Wednesday, November 6, 2013

Tips on communicating science to a class

Yes, I am still alive.

My wife and I just returned from a long hiking and climbing trip out in the western states. It's tough readjusting to normal life after having been on the road for a month, but I've managed to slowly get back into the world of science while I wait out the visa application process for Switzerland.

Today I came across an interesting article in Wired called "A Media Guide for Physics" by Rhett Allain. In the article, Rhett gives a few tips for producers of science TV shows that would help them communicate science better. His tips are
  1. don't be wrong;
  2. it's better to say nothing than to be wrong;
  3. don't be misleading;
  4. [don't focus] on comparisons and numbers;
  5. don't get out of control crazy.
I agree with Allain on all these points, especially the last one. Though this example is not from TV, I've noticed that graduate students (myself included) will tend to describe the minutiae of their research to lay people because they don't want to be wrong and because they've been so immersed in it that they forget what other people know and don't know.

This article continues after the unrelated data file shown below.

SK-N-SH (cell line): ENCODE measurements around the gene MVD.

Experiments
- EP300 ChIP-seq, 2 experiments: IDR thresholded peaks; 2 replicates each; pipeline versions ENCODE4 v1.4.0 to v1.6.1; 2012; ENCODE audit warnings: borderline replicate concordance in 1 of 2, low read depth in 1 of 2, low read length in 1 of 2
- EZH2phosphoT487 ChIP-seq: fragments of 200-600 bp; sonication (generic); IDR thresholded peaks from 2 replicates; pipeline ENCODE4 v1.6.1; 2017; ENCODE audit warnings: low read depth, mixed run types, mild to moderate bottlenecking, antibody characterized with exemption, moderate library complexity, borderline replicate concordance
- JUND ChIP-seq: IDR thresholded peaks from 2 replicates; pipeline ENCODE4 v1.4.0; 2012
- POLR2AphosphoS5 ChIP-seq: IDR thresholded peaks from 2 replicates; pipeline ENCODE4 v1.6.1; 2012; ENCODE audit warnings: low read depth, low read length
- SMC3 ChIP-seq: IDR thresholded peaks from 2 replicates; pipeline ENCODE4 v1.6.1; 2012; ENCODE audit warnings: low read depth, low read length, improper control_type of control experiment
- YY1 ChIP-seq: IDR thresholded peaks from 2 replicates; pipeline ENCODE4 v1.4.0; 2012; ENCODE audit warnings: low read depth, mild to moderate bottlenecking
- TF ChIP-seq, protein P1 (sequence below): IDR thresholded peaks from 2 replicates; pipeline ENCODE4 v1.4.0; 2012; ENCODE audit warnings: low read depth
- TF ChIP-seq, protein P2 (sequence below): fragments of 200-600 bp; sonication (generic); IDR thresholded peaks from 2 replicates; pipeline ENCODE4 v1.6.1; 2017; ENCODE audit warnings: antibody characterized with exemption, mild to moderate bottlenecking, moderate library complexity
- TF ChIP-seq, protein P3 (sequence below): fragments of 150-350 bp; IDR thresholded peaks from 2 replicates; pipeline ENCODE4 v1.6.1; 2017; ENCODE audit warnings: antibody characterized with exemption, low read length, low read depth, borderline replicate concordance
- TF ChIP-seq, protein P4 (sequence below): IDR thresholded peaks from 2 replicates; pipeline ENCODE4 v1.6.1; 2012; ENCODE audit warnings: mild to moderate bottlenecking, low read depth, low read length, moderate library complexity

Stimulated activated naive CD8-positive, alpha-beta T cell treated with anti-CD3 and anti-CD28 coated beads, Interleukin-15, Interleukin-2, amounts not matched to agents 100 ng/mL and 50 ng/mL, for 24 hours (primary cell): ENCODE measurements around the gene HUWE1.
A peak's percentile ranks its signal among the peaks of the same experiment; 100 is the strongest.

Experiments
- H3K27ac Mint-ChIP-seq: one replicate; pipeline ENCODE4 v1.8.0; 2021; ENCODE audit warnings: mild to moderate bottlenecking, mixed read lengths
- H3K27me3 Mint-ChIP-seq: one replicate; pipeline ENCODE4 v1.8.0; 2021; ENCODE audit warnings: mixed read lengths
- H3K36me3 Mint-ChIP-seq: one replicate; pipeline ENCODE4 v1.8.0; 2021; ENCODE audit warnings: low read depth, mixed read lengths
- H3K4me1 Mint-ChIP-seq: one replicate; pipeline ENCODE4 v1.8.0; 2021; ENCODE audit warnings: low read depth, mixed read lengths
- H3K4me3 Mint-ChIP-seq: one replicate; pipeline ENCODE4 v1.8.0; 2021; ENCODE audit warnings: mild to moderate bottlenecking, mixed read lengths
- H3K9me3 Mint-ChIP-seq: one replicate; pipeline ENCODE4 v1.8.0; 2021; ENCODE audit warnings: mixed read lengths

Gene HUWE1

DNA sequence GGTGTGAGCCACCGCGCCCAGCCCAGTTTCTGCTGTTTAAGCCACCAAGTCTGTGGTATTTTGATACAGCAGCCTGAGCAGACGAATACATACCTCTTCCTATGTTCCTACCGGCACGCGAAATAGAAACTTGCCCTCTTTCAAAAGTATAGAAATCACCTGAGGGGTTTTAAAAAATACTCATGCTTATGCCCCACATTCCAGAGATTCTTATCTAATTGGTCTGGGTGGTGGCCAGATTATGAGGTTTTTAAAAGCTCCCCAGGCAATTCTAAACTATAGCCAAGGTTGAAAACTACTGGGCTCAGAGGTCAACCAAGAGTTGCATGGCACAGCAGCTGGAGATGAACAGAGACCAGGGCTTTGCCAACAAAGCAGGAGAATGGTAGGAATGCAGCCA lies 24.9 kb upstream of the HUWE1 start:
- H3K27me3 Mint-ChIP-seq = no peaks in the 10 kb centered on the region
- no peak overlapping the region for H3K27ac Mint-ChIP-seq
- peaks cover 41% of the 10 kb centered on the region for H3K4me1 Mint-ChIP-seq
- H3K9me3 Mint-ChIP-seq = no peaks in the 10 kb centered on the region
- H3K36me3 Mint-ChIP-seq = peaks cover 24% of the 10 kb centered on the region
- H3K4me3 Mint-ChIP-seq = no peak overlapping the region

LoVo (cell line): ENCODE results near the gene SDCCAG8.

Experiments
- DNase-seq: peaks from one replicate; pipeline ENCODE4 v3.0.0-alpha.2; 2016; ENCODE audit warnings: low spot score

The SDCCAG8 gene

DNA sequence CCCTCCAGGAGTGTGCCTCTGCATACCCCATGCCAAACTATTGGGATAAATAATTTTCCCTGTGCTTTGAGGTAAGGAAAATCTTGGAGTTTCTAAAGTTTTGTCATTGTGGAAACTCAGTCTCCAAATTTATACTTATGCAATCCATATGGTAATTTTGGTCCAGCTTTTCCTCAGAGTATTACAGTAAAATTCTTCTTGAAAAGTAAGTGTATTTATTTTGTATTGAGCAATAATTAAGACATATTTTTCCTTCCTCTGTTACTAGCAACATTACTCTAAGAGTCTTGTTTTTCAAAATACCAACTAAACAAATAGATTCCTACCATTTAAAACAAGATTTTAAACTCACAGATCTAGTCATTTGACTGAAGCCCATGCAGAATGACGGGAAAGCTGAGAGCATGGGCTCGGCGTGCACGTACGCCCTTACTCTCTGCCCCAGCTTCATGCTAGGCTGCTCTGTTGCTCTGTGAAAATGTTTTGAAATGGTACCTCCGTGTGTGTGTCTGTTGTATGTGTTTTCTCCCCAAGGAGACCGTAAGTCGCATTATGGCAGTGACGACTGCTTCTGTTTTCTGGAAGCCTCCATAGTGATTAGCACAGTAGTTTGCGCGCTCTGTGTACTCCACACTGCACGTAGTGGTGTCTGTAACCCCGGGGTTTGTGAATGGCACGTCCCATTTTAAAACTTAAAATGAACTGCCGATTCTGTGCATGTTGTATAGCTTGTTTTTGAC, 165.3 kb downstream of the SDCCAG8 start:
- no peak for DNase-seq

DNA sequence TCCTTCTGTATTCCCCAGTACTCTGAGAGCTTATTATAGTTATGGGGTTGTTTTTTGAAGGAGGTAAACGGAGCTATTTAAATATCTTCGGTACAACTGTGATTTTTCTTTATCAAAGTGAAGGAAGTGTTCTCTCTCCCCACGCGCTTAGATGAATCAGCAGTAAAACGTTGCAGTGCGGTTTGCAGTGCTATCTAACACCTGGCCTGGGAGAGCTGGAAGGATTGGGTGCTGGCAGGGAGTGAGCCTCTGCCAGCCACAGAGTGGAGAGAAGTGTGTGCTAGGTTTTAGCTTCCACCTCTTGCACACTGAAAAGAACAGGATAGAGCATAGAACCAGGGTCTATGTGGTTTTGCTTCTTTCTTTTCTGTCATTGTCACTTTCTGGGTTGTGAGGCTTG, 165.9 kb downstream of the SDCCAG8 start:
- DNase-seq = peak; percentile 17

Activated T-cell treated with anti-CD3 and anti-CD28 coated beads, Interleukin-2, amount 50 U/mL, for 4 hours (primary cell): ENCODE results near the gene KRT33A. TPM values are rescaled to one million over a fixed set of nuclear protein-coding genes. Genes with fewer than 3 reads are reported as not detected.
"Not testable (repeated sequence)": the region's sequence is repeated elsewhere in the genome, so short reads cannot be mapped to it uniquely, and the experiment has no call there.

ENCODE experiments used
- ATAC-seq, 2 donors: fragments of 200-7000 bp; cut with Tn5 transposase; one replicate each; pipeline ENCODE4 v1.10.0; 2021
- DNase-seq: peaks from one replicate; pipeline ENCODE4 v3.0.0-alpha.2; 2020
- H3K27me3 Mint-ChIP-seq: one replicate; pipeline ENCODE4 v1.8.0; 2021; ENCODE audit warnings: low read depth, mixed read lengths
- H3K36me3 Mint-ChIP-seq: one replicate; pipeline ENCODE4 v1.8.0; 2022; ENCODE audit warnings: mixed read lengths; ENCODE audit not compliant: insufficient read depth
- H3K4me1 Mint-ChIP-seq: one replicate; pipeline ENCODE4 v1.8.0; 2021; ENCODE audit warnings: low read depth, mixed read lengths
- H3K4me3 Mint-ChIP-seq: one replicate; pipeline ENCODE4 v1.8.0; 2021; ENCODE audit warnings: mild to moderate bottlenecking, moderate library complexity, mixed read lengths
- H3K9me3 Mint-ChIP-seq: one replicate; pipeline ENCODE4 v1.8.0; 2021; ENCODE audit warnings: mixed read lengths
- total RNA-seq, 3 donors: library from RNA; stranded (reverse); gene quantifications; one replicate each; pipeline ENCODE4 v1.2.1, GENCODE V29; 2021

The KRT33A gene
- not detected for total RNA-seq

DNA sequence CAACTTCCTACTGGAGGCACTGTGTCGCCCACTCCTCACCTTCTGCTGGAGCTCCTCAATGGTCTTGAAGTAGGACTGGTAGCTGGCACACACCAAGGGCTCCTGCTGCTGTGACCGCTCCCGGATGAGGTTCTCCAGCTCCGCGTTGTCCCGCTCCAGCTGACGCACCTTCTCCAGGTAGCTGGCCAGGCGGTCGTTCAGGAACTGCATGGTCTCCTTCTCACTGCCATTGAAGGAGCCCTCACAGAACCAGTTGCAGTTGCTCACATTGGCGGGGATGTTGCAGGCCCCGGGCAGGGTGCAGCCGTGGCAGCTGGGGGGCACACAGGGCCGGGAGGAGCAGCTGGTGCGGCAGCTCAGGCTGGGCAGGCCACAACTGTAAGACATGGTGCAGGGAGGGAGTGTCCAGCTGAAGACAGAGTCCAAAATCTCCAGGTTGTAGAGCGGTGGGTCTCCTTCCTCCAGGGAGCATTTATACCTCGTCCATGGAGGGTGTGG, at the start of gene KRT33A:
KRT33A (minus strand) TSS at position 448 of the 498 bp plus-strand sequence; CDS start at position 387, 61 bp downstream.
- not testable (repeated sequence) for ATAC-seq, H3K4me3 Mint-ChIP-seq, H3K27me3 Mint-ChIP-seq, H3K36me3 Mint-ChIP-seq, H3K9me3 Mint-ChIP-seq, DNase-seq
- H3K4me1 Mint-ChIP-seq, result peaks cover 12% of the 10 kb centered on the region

The article also got me thinking about what tips teachers and educators should use when communicating science to their students. The list must necessarily be different because the audience is different. What follows is my own list of tips that I think are valuable to college professors when communicating concepts to a class.
  1. Don't assume that students are well-grounded in the "background" material and concepts.
  2. Don't gesture too much while lecturing. When you gesture, you're referring to an image in your head that only you can see. At least put that image on the board.
  3. Present ideas visually and verbally before going into derivations.
  4. Include a little history behind the concept you're about to teach if there's time. The reasons for why a concept is important are often found in the history of the development of the idea. For example, Newton's laws seem obvious now, but philosophers had some very muddy ideas about motion before Newton formulated them. And all of thermodynamics arose out of a need to understand how newly invented engines and devices worked. If you start a class by talking about molecules in a box, the relevance is lost.
The list is obviously not exhaustive, but I've seen many professors violate one or more of these to the detriment of their students' understanding. What other tips might be included?